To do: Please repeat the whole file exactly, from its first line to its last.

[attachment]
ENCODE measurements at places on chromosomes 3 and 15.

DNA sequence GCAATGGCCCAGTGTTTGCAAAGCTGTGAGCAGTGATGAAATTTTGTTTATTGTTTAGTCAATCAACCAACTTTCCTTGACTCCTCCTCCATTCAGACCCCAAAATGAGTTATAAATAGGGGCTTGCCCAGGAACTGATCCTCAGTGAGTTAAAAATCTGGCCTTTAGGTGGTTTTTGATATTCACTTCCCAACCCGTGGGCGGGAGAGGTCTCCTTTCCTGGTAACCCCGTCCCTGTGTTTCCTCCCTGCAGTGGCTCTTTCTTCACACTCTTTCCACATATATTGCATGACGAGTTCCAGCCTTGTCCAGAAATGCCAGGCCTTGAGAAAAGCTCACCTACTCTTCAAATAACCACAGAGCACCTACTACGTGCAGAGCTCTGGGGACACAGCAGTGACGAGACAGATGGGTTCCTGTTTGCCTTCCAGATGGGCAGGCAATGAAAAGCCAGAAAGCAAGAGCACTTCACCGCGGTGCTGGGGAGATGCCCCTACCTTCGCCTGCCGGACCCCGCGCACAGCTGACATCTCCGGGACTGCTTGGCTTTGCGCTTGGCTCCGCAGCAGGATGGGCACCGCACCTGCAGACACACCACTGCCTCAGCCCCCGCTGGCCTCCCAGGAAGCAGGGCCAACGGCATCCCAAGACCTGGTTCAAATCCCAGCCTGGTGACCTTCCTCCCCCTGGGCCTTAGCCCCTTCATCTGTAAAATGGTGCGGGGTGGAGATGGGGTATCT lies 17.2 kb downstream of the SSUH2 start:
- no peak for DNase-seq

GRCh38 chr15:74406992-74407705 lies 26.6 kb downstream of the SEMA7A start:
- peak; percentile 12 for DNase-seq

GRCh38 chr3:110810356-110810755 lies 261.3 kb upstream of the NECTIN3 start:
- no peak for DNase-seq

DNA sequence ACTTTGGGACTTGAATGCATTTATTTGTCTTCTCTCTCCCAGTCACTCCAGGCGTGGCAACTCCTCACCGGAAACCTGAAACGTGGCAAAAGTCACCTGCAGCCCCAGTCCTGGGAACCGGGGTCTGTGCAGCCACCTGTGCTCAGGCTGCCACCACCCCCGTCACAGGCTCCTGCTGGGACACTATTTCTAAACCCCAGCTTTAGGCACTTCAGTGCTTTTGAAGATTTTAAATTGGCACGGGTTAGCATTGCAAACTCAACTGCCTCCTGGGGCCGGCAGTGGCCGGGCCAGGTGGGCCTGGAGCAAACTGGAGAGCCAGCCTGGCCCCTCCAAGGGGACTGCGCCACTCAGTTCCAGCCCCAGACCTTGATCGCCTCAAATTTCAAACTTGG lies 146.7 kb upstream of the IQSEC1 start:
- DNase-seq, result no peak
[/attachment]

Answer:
ENCODE measurements at places on chromosomes 3 and 15.

DNA sequence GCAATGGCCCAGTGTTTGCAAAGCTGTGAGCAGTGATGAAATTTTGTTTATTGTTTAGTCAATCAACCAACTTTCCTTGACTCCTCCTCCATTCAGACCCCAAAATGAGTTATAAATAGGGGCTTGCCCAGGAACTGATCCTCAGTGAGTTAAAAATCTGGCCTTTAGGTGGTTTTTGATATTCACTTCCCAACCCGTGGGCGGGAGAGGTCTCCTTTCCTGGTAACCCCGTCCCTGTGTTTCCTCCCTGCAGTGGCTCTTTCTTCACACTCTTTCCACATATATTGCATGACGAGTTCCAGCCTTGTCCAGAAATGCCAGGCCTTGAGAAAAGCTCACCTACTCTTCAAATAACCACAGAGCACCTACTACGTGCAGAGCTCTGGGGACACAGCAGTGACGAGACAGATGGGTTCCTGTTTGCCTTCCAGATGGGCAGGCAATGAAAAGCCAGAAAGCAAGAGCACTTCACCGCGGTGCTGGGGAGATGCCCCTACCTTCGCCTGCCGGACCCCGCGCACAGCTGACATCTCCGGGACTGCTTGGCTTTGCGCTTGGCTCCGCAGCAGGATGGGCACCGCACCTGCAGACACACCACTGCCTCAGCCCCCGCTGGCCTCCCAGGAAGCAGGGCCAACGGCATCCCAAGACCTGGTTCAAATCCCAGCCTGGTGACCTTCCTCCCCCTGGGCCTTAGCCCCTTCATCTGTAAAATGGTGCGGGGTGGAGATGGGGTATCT lies 17.2 kb downstream of the SSUH2 start:
- no peak for DNase-seq

GRCh38 chr15:74406992-74407705 lies 26.6 kb downstream of the SEMA7A start:
- peak; percentile 12 for DNase-seq

GRCh38 chr3:110810356-110810755 lies 261.3 kb upstream of the NECTIN3 start:
- no peak for DNase-seq

DNA sequence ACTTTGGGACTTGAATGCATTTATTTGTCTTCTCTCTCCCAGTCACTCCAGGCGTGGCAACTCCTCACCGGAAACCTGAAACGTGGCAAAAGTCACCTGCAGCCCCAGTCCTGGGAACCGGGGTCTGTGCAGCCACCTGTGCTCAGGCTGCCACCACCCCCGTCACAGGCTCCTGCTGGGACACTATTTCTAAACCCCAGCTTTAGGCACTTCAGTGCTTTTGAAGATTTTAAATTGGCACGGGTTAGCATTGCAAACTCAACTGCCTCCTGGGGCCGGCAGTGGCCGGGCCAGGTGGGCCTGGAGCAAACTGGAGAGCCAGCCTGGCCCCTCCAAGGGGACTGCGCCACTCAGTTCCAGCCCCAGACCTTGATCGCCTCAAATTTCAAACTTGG lies 146.7 kb upstream of the IQSEC1 start:
- DNase-seq, result no peak